Choosing your career
After graduation, you'll take any opportunity that comes your way. But how do you choose the right direction for your creative career? Writer and actress Alexis Zegerman talks about her experiences.
I often get asked, if I had to choose between careers, whether I’d choose acting or writing. It seems such a strange question given that I very nearly had no creative career at all.
Finding a path after graduation
I graduated from the 3-year acting course at the Central School of Speech and Drama (where Gael Garcia Bernal had been a chicken to my meerkat in ‘zoo studies’) full of ideas and possibilities and hope, and with the ultimate of drama school Holy Grail... an agent.
I had carefully composed resignation letters for my jobs at the estate agency and credit control where I worked. I was ready to take on the world. Weeks passed. Then months. Then years. The phone never rang. The resignation letters yellowed. The world didn’t know I existed.
I did a few tiny fringe theatre jobs, but nothing that paid. I was getting depressingly good at credit control. The estate agency offered me a permanent job. I had to face the bleak fact that an acting career – all that I’d ever wanted – might not happen.
An artistic director of a local fringe theatre walked into the estate agents (he owned a number of flats in the area) my colleagues helpfully introduced me to him as their ‘resident actress.’ He told me not to give up the day job.
"Being part of that amazing creative environment, being called a ‘writer’, honestly saved my sanity."
I went home that night devastated and angry. I wrote a play. The next day I sent it off to theatres.
It wasn’t very good. In fact, it was pretty awful. But apparently it showed promise, and I was invited on to the Royal Court Young Writers’ Programme.
To say the YWP saved my life might sound ridiculously extreme. Of course there’s nothing intrinsically wrong with being an estate agent (unless you work for Foxtons), but I truly believe that being part of that amazing creative environment – being taught by industry professionals like Simon Stephens, being surrounded by people who were all striving and struggling to do the same thing as me, being called a ‘writer’ – honestly saved my sanity.
I wrote some short plays, and received my first paid writing gig – a radio drama commission. I wrote a second radio play.
Opportunities in acting and writing
Just when I was getting my head around the idea that I might try and be a professional writer and, with some regret, lay the ghost of a non-happening acting career to rest... I was standing by the photocopier in the credit control office, and the phone rang. It was my lesser-spotted acting agent: Mike Leigh would like audition me for his new play at the National Theatre.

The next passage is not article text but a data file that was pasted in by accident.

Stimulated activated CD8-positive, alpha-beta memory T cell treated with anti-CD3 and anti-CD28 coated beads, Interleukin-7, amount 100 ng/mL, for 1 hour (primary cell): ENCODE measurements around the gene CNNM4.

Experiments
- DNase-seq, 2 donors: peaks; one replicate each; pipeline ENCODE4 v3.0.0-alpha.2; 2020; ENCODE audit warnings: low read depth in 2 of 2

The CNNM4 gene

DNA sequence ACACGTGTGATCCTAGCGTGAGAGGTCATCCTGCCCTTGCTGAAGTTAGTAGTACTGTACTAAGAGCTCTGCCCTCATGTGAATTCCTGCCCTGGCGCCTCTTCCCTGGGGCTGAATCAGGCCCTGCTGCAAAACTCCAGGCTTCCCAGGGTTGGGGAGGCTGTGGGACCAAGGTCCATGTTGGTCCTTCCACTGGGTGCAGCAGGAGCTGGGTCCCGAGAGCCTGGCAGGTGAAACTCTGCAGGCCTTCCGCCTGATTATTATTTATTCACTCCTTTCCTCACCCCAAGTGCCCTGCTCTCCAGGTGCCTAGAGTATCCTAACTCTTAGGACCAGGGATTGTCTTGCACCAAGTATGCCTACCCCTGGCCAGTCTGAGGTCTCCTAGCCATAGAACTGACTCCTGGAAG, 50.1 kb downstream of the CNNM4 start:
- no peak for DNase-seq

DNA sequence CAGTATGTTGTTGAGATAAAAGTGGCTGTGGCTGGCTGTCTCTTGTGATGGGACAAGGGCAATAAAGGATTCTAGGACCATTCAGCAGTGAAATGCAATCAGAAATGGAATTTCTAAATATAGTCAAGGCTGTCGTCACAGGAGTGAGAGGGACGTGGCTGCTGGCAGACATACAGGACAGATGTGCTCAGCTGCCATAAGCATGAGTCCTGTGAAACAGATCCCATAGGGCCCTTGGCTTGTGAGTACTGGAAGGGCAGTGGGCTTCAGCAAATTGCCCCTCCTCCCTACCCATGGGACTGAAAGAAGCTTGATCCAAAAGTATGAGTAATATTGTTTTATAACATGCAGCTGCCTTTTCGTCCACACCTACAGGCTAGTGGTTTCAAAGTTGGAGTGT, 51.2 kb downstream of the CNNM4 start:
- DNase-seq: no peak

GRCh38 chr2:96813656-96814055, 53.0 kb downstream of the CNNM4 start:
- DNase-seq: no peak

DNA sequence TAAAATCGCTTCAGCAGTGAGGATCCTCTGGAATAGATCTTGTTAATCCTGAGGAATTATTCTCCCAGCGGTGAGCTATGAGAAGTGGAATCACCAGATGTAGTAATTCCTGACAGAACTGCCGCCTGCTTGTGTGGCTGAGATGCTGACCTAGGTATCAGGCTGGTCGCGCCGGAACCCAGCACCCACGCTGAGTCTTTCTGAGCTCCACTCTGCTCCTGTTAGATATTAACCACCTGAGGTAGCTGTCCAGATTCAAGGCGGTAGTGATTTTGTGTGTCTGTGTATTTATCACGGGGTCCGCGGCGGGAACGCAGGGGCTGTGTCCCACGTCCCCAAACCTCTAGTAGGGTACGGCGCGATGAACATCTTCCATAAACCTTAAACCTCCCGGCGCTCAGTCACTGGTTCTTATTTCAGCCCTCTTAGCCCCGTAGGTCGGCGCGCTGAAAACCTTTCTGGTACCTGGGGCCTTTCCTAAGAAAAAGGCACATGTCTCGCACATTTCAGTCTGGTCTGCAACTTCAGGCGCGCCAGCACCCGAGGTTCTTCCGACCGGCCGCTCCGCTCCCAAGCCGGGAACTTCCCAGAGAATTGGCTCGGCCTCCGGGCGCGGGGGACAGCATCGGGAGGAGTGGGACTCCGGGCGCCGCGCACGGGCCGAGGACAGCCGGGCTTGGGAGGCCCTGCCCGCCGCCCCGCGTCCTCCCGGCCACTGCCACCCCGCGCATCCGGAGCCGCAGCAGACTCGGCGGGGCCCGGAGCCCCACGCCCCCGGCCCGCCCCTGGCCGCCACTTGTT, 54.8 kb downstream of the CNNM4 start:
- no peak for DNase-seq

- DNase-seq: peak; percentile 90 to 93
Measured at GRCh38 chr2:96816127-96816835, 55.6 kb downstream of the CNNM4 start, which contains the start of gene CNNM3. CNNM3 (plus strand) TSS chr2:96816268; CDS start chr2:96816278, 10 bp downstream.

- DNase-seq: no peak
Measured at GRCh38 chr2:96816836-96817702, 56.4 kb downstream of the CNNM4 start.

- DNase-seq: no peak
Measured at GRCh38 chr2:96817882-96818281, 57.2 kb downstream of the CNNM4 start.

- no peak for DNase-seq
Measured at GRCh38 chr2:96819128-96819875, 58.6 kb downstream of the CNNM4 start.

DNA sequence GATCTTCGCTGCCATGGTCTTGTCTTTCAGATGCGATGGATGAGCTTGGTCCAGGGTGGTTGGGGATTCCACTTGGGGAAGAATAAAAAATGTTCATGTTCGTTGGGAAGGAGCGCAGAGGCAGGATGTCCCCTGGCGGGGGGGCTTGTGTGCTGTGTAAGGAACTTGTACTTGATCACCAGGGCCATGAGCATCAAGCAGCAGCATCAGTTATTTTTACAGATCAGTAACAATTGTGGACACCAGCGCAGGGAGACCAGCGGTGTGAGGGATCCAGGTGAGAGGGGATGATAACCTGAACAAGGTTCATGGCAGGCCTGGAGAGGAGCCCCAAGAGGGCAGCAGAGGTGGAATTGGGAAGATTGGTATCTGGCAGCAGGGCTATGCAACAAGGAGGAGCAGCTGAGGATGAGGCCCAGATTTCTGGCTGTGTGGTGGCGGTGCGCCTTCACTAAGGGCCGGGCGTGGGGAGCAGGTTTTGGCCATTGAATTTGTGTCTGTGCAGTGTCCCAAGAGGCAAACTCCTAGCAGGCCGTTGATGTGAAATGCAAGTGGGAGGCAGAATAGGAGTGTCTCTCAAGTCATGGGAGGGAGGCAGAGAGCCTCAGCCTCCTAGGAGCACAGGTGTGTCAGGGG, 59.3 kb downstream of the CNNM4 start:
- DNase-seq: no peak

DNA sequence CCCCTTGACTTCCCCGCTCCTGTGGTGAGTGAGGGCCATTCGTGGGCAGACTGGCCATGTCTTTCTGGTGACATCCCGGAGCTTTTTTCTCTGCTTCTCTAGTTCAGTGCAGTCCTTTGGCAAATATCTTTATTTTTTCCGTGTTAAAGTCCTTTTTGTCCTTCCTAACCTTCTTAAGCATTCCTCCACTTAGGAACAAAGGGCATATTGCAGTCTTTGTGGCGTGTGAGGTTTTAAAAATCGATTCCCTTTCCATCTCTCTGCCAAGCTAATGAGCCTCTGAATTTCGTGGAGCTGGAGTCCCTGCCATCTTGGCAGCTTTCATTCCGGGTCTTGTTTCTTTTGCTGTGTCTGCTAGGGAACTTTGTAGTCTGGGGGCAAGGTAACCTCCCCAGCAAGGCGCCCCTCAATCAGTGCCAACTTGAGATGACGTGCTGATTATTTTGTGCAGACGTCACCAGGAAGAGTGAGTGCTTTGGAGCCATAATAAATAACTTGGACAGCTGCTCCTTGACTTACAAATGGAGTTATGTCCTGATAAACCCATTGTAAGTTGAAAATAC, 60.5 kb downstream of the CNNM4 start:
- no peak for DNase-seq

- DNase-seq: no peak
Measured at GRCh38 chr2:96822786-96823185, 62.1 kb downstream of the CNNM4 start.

To this day I have no idea why Mike Leigh chose me out of the hundreds he auditioned. He’d read a letter I’d sent him five years before, whose envelope bore the post mark of a certain estate agent’s franking machine.
I'd sent a lot of letters to casting directors and film and theatre professionals back then. Most probably ended up as coasters. This one ended up in Mike Leigh’s Bisley filing cabinet.
The play turned out to be Two Thousand Years, in which I played the daughter Tammy. It was a sell-out and ran for nearly a year. I went on to play the part of Zoe in his film Happy-Go-Lucky. Mike Leigh had given me the possibility of an acting career.
So what to do? Give up the writing? Not a chance. Not when I knew how volatile and fickle the acting world could be.
I carried on writing. I carried on auditioning. I wrote whenever I could. I sent plays out. I sent ideas off to TV and film companies. I was offered the Pearson Writer-in-Residency at the Hampstead Theatre, where my first full-length play Lucky Seven was later performed.
Balancing writing and acting
I’ve never actually written for myself. The only time when I’ve been in one of my own things was my Radio 4 comedy series Mum’s on the Run. It was around episode 5 I realised Shelley, the best friend, had all the best lines in it and sounded a lot like me. I asked the producer if they’d mind if I played it.
Other than that, I think of acting and writing as very different entities. It’s like wearing two different hats to work. The writing I see as quite solitary. The acting, as sociable. As an actor I see myself as a vessel for the writer and director. I’d never turn up to an acting job with writer’s notes on a script.
That said, each discipline definitely informs the other. There’s no way that working with Mike Leigh hasn’t changed the way I write. Being on a stage definitely gives you a sense of stagecraft. Reading other people’s scripts informs your writing. And sitting on the other side of the camera during castings is horrific, but makes you understand how non-personal the casting process is.
"Each discipline informs the other. Being on a stage definitely gives you a sense of stagecraft."
They say actors tend to write parts that other actors want to play. And there are so many brilliant actors out there – why wouldn’t I want to write stuff for them to be in?
At the moment I’m writing a feature film commission and developing a couple of TV shows. I’m auditioning for acting jobs. Auditioning is still a necessary evil – as an actor and a writer.
I try to plan ferociously. And then sometimes things happen last minute and you just have to spin plates. If you’d told me ten years ago that I’d be making a stab at balancing an acting and writing career I’d have probably laughed, then cried, then showed you around a nice two-bedroom flat with a roof terrace subject to planning permission.
What would I choose – acting or writing? I’ll take what I get.